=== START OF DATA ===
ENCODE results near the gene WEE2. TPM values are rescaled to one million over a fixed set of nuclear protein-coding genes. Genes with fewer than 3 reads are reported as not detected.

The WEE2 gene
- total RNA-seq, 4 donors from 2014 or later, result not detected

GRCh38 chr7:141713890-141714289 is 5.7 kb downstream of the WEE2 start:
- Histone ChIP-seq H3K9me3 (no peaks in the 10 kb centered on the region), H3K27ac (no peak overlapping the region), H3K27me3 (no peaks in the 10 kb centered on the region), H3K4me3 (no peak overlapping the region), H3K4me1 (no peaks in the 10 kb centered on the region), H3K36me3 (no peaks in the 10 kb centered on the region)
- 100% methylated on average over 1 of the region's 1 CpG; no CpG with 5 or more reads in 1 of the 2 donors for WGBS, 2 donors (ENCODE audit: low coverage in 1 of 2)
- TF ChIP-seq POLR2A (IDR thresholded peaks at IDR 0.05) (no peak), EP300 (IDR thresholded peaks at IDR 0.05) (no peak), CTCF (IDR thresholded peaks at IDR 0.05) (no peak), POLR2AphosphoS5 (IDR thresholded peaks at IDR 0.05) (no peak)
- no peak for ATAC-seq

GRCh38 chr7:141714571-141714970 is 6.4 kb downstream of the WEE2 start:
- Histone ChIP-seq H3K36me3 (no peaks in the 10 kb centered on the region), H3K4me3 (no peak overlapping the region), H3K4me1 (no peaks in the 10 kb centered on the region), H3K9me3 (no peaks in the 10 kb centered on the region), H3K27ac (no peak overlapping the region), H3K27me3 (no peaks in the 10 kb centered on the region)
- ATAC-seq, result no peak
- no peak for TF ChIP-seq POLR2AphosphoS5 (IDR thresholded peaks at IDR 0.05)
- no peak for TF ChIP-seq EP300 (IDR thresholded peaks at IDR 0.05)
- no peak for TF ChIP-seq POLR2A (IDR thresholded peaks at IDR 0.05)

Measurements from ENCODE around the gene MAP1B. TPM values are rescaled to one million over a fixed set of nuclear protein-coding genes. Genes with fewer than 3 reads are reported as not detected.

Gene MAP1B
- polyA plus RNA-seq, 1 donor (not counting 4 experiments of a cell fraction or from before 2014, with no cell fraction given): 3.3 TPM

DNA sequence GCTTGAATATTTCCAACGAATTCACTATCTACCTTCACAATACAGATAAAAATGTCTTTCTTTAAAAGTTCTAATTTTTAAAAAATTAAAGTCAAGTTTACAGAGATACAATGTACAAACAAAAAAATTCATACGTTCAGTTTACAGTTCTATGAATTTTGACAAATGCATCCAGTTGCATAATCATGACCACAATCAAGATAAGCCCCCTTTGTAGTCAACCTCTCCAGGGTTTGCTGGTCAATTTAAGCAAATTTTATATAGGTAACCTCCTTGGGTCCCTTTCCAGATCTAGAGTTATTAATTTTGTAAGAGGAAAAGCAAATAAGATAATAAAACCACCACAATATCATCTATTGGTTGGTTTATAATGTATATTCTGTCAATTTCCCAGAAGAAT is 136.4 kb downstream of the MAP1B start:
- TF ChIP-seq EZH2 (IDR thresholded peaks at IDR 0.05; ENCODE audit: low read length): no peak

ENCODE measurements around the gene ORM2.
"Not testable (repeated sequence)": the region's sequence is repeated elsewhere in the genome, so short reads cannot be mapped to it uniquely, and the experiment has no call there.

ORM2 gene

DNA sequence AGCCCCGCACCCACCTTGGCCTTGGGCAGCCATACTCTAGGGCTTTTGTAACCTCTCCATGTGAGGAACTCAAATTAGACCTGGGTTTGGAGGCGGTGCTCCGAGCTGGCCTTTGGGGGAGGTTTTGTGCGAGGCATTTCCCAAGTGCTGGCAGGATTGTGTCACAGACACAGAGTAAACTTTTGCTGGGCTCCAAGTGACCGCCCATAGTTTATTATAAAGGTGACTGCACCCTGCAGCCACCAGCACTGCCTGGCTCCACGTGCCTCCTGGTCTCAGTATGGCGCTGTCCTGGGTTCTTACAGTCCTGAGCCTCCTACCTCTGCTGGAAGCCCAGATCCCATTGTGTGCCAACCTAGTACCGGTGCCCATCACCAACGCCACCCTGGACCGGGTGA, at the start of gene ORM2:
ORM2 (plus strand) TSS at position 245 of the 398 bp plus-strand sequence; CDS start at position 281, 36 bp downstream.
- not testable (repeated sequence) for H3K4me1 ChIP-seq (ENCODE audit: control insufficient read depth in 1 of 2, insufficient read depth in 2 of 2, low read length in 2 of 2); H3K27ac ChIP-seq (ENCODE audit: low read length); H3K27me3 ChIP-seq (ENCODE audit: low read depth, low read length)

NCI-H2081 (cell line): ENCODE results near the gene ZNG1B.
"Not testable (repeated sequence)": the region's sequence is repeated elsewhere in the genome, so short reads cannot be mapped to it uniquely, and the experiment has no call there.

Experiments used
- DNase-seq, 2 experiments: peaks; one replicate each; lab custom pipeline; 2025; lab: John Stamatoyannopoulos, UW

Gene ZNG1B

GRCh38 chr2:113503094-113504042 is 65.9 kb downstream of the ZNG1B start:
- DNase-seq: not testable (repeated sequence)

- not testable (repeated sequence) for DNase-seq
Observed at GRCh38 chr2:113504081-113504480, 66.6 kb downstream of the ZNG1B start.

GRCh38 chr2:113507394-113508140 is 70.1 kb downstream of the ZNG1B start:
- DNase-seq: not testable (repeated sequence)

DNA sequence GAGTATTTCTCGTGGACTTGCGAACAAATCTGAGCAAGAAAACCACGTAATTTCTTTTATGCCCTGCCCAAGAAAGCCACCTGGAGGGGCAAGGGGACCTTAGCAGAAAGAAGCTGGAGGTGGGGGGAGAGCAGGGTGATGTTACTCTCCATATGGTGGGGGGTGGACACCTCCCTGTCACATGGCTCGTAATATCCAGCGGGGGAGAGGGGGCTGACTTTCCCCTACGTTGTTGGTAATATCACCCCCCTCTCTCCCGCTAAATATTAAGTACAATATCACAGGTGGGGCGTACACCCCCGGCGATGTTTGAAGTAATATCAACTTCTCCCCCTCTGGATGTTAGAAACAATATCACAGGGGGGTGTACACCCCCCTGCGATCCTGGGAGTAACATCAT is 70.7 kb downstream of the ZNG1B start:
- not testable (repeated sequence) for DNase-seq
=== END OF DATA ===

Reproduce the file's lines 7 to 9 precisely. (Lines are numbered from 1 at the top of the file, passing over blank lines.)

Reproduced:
- TF ChIP-seq POLR2A (IDR thresholded peaks at IDR 0.05) (no peak), EP300 (IDR thresholded peaks at IDR 0.05) (no peak), CTCF (IDR thresholded peaks at IDR 0.05) (no peak), POLR2AphosphoS5 (IDR thresholded peaks at IDR 0.05) (no peak)
- no peak for ATAC-seq

GRCh38 chr7:141714571-141714970 is 6.4 kb downstream of the WEE2 start: